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Hi there.

I need a clarification about these temperature sensor  smiley-confuse

I'm working with 2 identical sensor on 2 different Arduino, but with the well-known formula
temp = (5 * analogRead(0) * 100.0) / 1024.0
I get different values for the 2 sensors. I know there's a 0.5 ° error in the these values, but sometimes it's wrong of 1.5 ° or more.

So my answer: I assumed that "5" in the formula is the current voltage the LM35DZ is powered, but on real boards it's never exactly 5 V.
With the tester I've checked current voltages are:
Arduino 1 = 4.81 V
Arduino 2 = 5.17 V

Do you think that changing these values I'll get a "more real" value or "5" is the correct number ?

Thanks !
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Your "well-known formula":

temp = (5 * analogRead(0) * 100.0) / 1024.0

needs to replace "5" with the actual board voltage, 4.81V, 5.17V, etc. So it is not surprising that you get a large temperature error if you have a large reference voltage error.

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Are those Arduinos powered from Vin or Vcc?  I suspect the latter as my Uno manages 4.98V from the internal regulator.
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Or use one external Vref for both Arduino's ..
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Back on the old board you will find a prety lengthy discusson/argumentabout this .
Look for my posts probably 12 to 18 months ago

The datasheet for arduino and the device datasheet together actually prove the variation can be up to two degrees out.
The problem is with arduino is  the 5 Volts is as you say usually less . Trying to get an accurate measure of the exact voltage at the time is not as simple as Vref . It does not work . I spent weeks looking for an answer and gave up on the project .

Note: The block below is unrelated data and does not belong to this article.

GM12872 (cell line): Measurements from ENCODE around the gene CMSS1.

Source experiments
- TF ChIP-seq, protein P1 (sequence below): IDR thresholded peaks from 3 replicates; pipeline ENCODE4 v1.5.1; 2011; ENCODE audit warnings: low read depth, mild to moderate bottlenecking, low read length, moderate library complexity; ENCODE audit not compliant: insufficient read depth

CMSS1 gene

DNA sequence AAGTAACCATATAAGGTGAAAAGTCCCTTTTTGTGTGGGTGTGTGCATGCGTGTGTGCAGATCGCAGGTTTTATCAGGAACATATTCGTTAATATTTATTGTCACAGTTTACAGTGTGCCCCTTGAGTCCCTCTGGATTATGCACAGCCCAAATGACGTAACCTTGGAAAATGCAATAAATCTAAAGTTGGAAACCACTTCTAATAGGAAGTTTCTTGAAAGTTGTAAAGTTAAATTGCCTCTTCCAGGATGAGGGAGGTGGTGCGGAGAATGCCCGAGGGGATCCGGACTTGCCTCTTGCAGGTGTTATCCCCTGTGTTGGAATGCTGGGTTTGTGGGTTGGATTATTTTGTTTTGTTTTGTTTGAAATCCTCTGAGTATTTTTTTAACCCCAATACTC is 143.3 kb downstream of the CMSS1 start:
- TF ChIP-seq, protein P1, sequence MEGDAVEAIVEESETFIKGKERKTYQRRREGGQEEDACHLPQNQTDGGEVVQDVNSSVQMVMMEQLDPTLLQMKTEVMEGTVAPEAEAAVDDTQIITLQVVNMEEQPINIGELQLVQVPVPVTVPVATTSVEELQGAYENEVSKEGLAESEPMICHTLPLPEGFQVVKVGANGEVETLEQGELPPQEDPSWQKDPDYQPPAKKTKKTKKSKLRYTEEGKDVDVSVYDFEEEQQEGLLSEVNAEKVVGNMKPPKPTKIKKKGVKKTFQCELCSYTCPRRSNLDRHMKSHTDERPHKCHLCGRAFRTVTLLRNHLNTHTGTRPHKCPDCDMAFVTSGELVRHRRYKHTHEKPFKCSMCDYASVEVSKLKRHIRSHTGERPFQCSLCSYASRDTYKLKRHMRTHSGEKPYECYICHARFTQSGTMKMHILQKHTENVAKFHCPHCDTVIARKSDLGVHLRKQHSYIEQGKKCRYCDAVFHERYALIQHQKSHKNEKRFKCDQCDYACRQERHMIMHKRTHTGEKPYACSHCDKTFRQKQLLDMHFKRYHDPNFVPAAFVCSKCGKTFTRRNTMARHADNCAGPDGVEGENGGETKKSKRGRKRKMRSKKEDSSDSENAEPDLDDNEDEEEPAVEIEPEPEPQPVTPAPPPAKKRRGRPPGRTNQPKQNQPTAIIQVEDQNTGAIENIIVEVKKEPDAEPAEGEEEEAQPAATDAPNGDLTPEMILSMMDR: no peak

I had sensors in freezers radioing readings each 60 secs but they were not accurate enough for my needs
Still looking though. The full programs are there too
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You can get around all of the problems discussed above simply by moving to the Dallas temperature sensors, aka the "1-Wire" chips, or DS1820 and cousins.
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Your "well-known formula":

temp = (5 * analogRead(0) * 100.0) / 1024.0

needs to replace "5" with the actual board voltage, 4.81V, 5.17V, etc. So it is not surprising that you get a large temperature error if you have a large reference voltage error.


That's it .. Thanks !
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Also with more detailed formula still doesn't working ....
after an accurate measurement of sensor input voltage (5.17 V)

Code:
temp = (5.17 * analogRead(0) * 100.0) / 1024.0

temperature sampled = approx 23°
real temperature = approx 21.5°

Maybe I can go on with more sampling procedures trying to find the relative error ..
or the absolute one if exists.

What do you think about this ?
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I'm working with the LM35 in a project of mine also (a solar water heater controller).  It reads 5 LM35 sensors (ambient, panel temp, tank temp, pump outlet temp, and tank inlet temp).